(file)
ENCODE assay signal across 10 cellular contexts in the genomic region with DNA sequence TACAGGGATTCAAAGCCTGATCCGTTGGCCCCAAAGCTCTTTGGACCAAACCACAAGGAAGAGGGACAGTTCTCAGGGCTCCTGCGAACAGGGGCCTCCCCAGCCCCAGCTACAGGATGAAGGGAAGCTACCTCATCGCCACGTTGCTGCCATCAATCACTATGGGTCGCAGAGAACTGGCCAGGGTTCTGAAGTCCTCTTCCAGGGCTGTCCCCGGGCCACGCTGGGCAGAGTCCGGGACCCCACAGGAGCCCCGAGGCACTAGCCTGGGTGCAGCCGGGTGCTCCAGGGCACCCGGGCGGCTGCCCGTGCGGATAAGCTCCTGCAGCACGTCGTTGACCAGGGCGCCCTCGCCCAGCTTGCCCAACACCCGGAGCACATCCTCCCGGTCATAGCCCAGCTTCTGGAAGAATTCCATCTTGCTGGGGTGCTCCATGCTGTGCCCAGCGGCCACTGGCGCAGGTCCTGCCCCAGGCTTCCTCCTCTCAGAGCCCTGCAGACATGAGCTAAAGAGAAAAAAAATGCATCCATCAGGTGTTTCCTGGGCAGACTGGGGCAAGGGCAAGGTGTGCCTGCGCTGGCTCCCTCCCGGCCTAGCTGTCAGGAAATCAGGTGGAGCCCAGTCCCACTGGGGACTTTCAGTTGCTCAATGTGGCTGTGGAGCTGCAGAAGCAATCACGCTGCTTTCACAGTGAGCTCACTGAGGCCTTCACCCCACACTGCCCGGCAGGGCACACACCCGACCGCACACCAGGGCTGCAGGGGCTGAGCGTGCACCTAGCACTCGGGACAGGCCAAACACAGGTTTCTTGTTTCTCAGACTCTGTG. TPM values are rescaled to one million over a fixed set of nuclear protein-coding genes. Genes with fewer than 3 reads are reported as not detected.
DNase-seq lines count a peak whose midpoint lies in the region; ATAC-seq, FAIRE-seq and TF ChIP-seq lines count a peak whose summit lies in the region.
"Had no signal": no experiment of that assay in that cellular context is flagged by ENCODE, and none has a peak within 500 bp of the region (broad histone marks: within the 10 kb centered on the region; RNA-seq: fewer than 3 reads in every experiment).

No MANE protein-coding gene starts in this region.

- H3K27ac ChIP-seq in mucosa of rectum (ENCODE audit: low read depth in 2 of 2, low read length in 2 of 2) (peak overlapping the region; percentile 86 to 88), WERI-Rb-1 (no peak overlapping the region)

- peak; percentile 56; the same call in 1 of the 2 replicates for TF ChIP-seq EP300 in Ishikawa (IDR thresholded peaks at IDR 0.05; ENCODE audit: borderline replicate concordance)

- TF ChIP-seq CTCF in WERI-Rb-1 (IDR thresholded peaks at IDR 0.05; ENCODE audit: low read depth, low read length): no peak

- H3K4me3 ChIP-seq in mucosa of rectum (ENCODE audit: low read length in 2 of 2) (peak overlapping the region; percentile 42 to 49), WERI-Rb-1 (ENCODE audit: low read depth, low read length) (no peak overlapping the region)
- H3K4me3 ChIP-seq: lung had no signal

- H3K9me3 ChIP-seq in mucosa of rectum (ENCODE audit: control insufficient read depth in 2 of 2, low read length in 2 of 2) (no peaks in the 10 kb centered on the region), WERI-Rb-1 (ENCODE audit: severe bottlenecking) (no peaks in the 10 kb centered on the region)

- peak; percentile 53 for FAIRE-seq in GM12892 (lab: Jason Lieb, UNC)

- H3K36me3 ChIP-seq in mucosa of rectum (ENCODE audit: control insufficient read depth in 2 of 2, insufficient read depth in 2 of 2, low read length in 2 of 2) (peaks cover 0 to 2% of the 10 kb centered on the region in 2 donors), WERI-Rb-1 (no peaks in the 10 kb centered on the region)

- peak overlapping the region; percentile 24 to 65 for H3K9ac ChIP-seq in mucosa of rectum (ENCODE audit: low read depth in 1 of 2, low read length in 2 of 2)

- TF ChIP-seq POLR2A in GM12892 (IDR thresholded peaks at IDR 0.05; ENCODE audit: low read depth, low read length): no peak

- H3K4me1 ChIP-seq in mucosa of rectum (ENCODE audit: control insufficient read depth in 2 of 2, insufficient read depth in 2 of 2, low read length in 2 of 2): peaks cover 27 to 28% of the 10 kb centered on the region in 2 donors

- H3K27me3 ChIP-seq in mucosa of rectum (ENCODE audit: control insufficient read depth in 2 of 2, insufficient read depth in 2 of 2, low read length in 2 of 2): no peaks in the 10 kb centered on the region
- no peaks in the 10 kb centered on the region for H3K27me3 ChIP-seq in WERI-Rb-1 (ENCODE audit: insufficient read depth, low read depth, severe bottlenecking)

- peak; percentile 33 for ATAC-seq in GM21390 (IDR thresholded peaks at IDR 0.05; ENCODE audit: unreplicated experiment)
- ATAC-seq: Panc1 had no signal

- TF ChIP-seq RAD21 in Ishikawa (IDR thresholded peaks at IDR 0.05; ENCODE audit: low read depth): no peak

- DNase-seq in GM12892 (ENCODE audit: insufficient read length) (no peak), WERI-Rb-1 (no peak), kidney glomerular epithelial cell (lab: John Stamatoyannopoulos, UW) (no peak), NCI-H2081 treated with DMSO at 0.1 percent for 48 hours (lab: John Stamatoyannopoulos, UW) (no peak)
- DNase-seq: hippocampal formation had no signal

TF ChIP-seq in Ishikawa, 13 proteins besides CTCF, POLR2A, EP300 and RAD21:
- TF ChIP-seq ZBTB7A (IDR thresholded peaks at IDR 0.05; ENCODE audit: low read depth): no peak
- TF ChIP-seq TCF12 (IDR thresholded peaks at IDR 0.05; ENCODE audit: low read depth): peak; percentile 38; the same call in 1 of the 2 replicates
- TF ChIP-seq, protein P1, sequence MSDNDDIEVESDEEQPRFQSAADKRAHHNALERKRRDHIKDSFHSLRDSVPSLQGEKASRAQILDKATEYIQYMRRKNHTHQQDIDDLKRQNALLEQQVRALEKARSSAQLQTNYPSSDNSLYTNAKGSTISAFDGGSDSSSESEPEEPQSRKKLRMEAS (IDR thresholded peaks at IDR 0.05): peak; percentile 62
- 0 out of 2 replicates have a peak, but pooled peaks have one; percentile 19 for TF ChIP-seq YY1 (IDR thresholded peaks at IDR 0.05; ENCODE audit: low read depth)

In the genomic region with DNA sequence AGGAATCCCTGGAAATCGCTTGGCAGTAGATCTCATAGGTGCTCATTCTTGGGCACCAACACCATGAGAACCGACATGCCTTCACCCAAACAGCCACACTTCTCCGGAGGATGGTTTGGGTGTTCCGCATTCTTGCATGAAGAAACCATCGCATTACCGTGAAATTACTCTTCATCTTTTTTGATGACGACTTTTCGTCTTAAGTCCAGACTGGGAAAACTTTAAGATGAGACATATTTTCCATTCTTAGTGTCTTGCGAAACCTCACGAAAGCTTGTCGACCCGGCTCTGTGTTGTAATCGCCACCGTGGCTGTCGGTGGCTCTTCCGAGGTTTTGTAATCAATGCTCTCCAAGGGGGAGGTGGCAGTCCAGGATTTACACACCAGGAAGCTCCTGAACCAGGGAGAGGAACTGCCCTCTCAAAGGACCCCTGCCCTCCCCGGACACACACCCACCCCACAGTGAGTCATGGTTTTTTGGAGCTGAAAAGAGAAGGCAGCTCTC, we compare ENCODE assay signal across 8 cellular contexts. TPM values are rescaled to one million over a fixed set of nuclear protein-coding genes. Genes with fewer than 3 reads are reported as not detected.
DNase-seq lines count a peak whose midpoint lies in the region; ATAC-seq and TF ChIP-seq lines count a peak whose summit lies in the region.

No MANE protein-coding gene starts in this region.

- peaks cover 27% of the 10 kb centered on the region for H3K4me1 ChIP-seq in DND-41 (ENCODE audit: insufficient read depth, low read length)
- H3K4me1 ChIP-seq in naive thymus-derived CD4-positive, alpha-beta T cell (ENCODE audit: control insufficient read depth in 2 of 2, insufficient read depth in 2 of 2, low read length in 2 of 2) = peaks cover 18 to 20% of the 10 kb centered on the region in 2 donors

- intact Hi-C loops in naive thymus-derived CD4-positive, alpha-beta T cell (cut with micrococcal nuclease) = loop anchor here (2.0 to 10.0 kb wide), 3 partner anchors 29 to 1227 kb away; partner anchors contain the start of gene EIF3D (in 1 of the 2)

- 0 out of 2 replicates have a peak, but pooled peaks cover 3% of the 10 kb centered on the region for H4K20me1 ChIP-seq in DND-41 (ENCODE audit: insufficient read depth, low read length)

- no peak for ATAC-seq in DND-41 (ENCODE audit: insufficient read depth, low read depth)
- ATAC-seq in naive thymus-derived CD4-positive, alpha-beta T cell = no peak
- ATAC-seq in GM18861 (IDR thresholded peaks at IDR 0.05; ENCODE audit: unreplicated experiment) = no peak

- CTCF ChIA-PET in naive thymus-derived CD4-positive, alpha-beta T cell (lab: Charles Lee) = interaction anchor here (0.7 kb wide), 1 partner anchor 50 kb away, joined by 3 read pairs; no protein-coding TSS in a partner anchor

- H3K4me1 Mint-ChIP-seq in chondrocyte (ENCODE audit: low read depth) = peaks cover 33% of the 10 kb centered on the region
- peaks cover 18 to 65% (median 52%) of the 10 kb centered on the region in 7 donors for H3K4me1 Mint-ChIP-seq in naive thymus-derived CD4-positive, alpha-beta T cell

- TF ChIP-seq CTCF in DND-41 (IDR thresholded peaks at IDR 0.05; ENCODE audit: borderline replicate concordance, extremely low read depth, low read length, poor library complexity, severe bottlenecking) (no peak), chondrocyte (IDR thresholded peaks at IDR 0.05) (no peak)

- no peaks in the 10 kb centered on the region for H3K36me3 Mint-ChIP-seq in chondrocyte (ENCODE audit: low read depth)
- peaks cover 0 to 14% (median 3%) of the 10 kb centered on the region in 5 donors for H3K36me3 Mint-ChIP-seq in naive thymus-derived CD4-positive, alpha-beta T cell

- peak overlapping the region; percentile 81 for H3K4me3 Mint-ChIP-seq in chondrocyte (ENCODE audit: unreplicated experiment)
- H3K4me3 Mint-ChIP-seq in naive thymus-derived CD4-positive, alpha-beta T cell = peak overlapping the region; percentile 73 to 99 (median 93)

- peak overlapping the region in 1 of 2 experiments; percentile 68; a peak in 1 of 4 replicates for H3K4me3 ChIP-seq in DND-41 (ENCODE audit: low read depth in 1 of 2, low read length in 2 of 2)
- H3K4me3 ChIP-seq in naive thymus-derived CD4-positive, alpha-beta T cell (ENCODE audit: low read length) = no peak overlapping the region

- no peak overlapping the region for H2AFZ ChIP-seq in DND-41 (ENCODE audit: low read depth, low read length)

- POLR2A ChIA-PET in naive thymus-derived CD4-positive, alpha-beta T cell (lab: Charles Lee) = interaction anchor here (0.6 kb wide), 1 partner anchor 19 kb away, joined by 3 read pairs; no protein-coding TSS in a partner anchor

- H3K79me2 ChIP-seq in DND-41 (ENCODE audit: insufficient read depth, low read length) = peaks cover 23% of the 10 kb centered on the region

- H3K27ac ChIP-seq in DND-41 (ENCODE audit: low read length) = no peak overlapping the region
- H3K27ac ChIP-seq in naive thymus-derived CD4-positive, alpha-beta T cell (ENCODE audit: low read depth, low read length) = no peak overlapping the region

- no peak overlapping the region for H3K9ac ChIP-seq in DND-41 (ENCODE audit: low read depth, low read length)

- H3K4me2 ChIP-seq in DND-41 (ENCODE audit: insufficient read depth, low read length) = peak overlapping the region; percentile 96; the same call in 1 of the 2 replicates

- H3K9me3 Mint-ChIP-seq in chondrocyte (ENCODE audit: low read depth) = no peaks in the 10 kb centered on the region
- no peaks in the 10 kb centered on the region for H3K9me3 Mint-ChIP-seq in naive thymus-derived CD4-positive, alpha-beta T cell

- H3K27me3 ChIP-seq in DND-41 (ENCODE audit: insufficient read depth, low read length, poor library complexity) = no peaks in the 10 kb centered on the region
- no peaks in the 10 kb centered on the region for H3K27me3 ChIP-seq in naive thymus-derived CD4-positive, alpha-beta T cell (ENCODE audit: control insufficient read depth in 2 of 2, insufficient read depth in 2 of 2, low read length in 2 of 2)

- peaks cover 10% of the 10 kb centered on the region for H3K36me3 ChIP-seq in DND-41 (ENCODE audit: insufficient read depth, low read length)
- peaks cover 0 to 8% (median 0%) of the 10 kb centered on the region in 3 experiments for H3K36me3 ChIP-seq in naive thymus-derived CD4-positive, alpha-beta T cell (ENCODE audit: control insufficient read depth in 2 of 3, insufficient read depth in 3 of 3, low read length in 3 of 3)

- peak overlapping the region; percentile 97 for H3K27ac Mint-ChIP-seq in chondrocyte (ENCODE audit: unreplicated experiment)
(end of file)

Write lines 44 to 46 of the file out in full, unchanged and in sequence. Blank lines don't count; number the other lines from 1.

- peak overlapping the region; percentile 81 for H3K4me3 Mint-ChIP-seq in chondrocyte (ENCODE audit: unreplicated experiment)
- H3K4me3 Mint-ChIP-seq in naive thymus-derived CD4-positive, alpha-beta T cell = peak overlapping the region; percentile 73 to 99 (median 93)

- peak overlapping the region in 1 of 2 experiments; percentile 68; a peak in 1 of 4 replicates for H3K4me3 ChIP-seq in DND-41 (ENCODE audit: low read depth in 1 of 2, low read length in 2 of 2)